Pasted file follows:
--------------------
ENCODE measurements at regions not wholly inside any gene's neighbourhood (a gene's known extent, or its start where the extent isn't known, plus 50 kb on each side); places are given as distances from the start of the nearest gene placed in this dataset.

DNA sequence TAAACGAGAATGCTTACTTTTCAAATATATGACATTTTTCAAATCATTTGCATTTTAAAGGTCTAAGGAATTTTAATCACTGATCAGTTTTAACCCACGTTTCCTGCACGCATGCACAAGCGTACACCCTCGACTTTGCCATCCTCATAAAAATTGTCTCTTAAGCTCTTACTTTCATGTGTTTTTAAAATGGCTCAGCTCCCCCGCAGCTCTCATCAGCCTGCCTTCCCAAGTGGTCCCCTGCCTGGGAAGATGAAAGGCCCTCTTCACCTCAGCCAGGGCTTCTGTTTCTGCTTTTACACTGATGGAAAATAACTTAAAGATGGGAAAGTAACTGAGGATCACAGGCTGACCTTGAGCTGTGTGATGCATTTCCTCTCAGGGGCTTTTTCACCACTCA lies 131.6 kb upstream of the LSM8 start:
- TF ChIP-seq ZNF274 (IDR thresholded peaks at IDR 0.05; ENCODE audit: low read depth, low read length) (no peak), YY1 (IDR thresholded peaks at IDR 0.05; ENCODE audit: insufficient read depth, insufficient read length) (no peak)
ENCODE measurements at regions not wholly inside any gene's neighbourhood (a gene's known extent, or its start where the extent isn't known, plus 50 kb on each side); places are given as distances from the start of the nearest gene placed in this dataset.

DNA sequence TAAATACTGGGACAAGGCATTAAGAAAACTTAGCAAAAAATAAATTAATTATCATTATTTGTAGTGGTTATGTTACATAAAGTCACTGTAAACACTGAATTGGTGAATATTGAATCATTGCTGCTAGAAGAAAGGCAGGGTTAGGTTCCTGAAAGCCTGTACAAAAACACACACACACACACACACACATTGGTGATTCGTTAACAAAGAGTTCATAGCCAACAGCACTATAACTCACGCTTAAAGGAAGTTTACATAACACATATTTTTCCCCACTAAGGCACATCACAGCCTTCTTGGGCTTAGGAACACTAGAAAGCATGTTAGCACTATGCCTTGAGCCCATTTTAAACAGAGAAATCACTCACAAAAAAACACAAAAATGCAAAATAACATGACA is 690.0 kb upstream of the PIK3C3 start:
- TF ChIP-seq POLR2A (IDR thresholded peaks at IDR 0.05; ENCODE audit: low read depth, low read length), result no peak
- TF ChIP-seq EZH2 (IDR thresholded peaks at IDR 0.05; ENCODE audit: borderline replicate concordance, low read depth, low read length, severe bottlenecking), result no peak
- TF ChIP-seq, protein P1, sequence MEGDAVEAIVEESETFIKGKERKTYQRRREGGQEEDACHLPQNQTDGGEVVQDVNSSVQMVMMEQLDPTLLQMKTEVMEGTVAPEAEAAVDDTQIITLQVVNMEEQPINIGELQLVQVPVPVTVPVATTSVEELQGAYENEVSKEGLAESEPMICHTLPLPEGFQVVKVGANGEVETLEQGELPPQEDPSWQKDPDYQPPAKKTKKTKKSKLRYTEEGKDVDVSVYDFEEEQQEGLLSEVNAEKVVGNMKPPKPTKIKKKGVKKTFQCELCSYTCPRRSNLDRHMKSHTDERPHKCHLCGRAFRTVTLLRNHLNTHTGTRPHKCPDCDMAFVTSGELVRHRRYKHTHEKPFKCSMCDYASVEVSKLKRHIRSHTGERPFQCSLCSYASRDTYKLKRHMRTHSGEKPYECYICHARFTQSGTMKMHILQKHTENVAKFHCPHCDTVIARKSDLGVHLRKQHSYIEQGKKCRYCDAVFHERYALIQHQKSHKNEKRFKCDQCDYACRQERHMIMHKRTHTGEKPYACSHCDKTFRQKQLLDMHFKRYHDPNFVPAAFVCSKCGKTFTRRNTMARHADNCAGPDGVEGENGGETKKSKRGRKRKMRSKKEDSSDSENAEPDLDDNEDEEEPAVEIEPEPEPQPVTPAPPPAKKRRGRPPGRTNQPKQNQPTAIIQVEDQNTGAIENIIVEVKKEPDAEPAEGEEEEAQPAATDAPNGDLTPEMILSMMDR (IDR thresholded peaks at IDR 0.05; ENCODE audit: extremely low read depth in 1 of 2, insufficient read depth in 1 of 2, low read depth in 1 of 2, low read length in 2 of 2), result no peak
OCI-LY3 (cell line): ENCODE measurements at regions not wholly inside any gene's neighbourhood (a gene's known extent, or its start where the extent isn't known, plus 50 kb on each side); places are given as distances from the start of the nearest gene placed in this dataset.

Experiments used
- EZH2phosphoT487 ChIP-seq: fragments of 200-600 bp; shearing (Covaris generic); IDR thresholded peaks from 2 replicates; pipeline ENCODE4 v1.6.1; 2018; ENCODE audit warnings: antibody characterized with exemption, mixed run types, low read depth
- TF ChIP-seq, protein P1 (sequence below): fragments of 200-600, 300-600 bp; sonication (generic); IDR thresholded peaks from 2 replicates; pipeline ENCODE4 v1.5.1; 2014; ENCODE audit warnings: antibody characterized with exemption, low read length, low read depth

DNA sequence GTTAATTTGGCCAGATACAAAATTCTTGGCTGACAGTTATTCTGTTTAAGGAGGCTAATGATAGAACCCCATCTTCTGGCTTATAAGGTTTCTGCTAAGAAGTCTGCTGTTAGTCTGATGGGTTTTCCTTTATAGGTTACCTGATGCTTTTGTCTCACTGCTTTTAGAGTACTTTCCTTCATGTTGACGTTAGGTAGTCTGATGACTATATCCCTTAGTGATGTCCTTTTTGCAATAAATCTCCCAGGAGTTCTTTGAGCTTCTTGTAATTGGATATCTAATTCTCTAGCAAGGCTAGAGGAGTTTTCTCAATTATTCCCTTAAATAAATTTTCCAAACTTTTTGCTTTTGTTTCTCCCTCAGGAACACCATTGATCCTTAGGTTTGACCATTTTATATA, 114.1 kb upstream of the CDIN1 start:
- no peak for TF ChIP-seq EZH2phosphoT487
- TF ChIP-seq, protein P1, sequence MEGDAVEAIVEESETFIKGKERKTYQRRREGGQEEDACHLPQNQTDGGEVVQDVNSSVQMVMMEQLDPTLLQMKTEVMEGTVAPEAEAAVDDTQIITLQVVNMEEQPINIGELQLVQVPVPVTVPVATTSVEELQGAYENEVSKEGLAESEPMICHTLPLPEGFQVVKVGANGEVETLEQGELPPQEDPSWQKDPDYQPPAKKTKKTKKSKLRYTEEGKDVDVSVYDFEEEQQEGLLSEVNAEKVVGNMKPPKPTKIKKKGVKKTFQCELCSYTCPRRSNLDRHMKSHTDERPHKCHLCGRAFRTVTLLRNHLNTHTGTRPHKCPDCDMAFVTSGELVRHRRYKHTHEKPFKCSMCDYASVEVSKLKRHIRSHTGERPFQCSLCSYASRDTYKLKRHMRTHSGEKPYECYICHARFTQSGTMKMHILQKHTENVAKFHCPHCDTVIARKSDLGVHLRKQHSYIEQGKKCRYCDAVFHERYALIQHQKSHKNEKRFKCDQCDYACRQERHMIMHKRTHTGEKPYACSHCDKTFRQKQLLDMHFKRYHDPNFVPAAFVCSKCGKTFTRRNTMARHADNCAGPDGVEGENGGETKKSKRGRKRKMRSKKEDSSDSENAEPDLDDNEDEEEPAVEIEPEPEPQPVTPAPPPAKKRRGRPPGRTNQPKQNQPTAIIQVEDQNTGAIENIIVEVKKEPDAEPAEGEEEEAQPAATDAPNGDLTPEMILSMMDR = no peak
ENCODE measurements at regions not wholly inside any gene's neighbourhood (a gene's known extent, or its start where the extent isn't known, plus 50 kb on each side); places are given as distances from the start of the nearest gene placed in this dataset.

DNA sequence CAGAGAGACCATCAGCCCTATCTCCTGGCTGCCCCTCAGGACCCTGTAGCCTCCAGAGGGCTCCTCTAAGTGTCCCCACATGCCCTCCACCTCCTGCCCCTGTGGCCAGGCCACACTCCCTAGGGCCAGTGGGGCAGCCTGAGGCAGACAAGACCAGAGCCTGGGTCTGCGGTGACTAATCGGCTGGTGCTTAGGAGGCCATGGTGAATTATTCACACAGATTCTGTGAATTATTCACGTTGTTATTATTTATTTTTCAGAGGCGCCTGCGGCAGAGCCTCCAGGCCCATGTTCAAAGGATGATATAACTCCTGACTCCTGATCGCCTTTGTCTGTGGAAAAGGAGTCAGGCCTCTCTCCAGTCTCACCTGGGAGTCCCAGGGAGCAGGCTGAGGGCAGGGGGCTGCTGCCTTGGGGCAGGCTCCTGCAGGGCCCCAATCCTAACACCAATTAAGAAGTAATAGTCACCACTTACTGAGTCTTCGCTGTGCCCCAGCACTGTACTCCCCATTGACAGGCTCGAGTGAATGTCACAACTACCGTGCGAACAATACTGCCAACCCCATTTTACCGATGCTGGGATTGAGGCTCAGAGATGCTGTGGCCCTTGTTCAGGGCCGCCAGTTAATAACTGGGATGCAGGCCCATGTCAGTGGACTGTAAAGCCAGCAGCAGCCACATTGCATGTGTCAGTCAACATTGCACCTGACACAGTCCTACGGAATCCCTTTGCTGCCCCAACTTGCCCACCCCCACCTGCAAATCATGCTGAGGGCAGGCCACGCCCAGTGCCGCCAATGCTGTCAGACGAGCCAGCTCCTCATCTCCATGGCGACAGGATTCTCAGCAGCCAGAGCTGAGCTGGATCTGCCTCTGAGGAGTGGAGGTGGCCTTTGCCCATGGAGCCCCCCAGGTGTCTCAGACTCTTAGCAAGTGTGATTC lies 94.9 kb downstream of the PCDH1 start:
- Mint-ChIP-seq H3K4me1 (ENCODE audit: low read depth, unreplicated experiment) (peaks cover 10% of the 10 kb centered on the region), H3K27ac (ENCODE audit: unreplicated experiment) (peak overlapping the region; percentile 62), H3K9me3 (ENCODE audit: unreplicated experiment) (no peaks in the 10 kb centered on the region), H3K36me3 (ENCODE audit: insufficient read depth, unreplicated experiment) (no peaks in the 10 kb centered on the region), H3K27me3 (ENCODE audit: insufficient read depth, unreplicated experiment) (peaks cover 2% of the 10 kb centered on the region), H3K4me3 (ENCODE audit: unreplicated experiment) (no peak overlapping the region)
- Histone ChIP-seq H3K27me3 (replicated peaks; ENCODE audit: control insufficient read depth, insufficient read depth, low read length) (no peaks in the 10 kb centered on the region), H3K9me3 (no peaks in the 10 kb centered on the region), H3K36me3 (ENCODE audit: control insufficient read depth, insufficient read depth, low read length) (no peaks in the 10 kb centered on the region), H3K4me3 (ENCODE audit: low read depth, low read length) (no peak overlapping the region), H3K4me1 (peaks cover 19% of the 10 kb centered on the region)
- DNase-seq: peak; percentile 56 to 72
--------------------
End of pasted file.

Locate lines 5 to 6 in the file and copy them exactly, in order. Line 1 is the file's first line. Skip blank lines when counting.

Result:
DNA sequence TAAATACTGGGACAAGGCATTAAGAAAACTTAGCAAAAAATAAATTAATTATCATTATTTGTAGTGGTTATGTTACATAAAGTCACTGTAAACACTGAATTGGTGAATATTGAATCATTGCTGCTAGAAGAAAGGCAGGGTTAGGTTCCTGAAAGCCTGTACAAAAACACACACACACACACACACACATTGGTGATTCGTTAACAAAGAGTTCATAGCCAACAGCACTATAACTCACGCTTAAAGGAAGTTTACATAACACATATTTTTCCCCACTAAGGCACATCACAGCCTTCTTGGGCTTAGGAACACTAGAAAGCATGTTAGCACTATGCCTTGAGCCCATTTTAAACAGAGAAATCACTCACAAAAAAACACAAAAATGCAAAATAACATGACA is 690.0 kb upstream of the PIK3C3 start:
- TF ChIP-seq POLR2A (IDR thresholded peaks at IDR 0.05; ENCODE audit: low read depth, low read length), result no peak